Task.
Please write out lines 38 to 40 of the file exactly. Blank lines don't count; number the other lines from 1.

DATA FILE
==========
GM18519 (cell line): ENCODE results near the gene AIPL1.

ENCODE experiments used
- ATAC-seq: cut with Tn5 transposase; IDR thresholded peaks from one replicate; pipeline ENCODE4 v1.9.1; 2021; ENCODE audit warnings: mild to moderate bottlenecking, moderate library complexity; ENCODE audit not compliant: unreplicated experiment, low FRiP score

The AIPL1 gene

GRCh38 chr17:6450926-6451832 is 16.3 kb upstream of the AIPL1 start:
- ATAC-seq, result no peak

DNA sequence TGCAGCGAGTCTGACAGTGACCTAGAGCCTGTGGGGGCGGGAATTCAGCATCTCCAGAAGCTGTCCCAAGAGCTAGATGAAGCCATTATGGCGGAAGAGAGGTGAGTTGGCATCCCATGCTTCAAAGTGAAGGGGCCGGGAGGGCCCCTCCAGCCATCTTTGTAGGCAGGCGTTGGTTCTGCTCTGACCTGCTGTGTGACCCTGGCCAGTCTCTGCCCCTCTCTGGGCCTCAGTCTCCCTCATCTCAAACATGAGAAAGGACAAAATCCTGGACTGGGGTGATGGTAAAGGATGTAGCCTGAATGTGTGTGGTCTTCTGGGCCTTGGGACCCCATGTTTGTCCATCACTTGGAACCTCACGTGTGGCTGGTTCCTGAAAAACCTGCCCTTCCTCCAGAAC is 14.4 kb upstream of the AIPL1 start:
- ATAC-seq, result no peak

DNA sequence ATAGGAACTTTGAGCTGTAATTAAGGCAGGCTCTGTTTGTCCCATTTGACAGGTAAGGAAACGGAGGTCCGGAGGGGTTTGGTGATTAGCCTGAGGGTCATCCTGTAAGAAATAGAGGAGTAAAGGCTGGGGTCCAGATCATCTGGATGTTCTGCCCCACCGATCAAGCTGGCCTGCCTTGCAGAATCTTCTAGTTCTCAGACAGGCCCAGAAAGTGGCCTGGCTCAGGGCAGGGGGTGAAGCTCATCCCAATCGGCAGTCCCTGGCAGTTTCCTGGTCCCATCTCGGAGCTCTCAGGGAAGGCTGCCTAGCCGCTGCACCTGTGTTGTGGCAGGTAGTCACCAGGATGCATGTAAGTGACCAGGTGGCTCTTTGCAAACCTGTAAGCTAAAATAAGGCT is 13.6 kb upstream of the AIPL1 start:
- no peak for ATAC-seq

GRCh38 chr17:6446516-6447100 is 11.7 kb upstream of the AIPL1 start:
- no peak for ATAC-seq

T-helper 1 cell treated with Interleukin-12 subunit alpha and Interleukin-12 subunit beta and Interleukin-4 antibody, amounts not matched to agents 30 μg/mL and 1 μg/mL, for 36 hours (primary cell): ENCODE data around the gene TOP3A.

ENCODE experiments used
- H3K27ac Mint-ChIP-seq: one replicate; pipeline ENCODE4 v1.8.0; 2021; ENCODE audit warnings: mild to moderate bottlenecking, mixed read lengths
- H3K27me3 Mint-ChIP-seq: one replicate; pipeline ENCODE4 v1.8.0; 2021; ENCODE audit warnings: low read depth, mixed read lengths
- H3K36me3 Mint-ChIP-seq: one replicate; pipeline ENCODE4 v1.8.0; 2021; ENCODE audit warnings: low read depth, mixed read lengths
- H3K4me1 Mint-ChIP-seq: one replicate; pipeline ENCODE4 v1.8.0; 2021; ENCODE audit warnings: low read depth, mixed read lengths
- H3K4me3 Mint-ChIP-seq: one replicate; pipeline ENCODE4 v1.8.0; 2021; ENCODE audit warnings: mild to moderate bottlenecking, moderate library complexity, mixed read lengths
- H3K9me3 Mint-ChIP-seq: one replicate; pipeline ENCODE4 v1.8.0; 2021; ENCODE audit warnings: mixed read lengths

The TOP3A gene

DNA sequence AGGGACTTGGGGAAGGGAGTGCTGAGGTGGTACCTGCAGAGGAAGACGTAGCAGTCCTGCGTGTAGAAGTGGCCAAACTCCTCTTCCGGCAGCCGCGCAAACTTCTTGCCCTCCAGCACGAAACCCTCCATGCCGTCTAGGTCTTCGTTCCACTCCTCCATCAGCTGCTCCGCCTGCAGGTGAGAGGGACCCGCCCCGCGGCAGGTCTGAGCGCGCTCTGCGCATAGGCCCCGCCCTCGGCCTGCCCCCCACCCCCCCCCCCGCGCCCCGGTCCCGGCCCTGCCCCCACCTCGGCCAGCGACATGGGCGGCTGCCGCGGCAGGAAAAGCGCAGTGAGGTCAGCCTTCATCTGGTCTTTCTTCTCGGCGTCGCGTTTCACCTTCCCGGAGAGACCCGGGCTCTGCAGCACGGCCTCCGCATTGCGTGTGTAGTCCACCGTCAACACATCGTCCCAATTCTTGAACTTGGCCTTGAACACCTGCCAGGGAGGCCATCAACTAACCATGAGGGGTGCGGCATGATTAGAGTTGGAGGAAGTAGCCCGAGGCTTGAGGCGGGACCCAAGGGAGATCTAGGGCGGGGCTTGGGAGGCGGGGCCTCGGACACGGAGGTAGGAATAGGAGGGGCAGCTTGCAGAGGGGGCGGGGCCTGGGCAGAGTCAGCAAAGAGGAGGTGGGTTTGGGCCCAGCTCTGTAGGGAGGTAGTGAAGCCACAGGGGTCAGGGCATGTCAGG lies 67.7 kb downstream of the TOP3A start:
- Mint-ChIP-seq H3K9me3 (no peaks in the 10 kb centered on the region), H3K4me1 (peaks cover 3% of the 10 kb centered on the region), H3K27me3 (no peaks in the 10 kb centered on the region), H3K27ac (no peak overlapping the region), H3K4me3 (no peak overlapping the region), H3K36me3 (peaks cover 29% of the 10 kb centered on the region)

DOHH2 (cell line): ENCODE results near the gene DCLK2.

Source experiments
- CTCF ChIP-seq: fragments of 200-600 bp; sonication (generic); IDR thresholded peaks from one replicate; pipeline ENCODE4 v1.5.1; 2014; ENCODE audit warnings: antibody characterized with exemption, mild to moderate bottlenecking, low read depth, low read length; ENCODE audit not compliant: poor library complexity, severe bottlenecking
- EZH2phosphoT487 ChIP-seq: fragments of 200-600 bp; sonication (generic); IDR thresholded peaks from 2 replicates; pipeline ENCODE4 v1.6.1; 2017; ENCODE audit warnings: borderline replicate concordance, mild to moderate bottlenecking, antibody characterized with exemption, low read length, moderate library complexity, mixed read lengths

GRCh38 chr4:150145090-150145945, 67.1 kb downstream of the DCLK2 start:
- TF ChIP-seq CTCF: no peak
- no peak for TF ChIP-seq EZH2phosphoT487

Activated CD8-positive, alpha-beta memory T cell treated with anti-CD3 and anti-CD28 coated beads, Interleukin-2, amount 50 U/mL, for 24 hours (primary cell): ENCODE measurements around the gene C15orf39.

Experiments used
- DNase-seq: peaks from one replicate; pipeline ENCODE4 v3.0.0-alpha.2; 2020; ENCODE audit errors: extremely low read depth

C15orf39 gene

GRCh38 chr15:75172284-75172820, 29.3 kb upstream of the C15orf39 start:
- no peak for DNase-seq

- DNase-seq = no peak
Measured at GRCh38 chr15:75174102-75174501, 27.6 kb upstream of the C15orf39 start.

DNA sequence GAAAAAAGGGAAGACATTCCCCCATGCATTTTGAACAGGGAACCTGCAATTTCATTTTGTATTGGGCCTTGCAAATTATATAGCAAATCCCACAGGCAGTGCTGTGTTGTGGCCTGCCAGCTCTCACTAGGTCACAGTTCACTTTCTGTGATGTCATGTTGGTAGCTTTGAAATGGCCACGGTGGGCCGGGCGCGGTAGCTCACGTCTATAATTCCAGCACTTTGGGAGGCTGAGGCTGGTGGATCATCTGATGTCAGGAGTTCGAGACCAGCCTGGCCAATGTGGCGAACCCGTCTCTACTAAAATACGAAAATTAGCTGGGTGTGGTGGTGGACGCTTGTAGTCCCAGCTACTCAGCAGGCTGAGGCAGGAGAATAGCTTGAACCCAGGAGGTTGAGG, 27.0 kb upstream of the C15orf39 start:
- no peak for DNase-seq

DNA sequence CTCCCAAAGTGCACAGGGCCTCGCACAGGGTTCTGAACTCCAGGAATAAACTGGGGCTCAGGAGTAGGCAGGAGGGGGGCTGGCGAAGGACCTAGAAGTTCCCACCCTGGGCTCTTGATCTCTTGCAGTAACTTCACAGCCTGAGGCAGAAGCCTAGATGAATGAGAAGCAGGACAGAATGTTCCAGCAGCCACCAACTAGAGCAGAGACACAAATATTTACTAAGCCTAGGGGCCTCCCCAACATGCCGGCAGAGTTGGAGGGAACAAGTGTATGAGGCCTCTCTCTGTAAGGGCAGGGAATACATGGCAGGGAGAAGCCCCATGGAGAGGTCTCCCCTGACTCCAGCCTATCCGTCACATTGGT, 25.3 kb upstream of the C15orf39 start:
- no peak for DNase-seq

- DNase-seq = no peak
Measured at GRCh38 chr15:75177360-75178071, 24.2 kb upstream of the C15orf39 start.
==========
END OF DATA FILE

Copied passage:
Measured at GRCh38 chr15:75174102-75174501, 27.6 kb upstream of the C15orf39 start.

DNA sequence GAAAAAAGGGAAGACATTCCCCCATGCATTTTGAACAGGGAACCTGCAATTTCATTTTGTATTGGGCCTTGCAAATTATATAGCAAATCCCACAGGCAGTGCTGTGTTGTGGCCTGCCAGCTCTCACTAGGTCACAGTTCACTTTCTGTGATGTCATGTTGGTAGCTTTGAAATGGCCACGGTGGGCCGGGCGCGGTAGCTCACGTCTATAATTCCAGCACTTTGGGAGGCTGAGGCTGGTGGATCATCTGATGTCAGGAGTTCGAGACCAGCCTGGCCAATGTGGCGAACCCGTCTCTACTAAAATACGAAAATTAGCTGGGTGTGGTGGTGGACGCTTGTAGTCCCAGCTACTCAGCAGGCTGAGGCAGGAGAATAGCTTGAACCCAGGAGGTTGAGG, 27.0 kb upstream of the C15orf39 start:
- no peak for DNase-seq